Over 100 expeditions to the region were held since the incident, and none of them ever reported conditions that might create an avalanche. A study of the area using up-to-date terrain-related physics revealed that the location was entirely unlikely for such an avalanche to have occurred. The "dangerous conditions" found in another nearby area (which had significantly steeper slopes and cornices) were observed in April and May when the snowfalls of winter were melting. During February, when the incident occurred, there were no such conditions.
An analysis of the terrain and the slope shows that even if there could have been a very specific avalanche that found its way around, its path would have gone past the tent. It had collapsed from the side but not in a horizontal direction.
Dyatlov was an experienced skier and the much older Zolotaryov was studying for his Masters Certificate in ski instruction and mountain hiking. Neither of these two men would have been likely to camp anywhere in the path of a potential avalanche.
Footprint patterns leading away from the tent were inconsistent with someone, let alone a group of 9 people, running in panic from either real or imagined danger. All the footprints leading away from the tent and towards the woods were consistent with individuals who were walking at a normal pace.
The last one especially sticks out to me, as though they seemed to have walked away in a calm demeanor, they had cut open the tent from the inside.
The next theory is Katabatic winds. In 2019, a Swedish-Russian expedition was made to the site, and after investigations, they proposed that a violent katabatic wind is a possible explanation for the events. Katabatic winds are somewhat rare events, and can be extremely violent. They were implicated in a 1978 case at Anaris Mountain in Sweden, where eight hikers were killed and one was seriously injured in the aftermath of katabatic wind. The topography of these locations were noted to be very similar according to the expedition.
A sudden katabatic wind would have made it impossible to remain in the tent, and the most rational course of action would be for the hikers to cover the tent with snow in an attempt to weigh the tent down and seek shelter among the treeline. There was also a torch left turned on on top of the tent, possibly left there intentionally so the hikers could find their way back to the tent once the winds calmed down. The expedition proposed that the group of hikers constructed two bivouac (beigh-voo-ack) shelters, a temporary shelter made without a tent, one of which collapsed, leaving four of the hikers buried with the violent injuries observed.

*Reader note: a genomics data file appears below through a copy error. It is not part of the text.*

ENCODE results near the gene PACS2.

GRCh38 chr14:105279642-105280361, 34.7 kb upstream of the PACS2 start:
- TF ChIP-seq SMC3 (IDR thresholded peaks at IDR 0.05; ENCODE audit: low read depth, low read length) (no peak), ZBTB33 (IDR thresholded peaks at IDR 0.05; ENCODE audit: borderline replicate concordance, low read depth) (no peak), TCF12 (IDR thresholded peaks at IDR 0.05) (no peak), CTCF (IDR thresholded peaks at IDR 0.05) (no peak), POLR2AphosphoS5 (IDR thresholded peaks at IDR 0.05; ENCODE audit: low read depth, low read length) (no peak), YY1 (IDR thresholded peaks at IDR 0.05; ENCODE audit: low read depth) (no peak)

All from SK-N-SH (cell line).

Another theory popularised by Donnie Eichar's 2013 book Dead Mountain is that wind going around Kholat Syakal created a Kármán vortex street, which can produce infrasound capable of inducing panic attacks in humans.
According to Eichar's theory, the infrasound generated by the wind as it passed over the top of the mountain and was responsible for causing physical discomfort and mental distress in the hikers. Eichar claims that, because of their panic, the hikers were driven to leave the tent by whatever means necessary, and fled down the slope. As they went further down the hill, they would have been out of the infrasound's path and would have regained their composure, but in the darkness would be unable to find their tent.
The traumatic injuries suffered by three of the victims were the result of their stumbling over the ledge of a ravine in the darkness and landing on the rocks at the bottom.
Now here’s my favorite theory. Speculation exists that the campsite fell within the path of a Soviet parachute mine exercise. This theory alleges that the hikers were woken to loud explosies and fled the tent in a shoeless panic and found themselves unable to find their tent.
After some members froze to death attempting to endure the bombardment, others took their clothing only to be fatally injured by subsequent parachute mine concussions. There are actually records of parachute mines being tested by the Soviet military in the area around the time the hikers were there. Parachute mines detonate while still in the air rather than upon striking the Earth's surface and produce signature injuries similar to those experienced by the hikers: heavy internal damage with comparably less external trauma.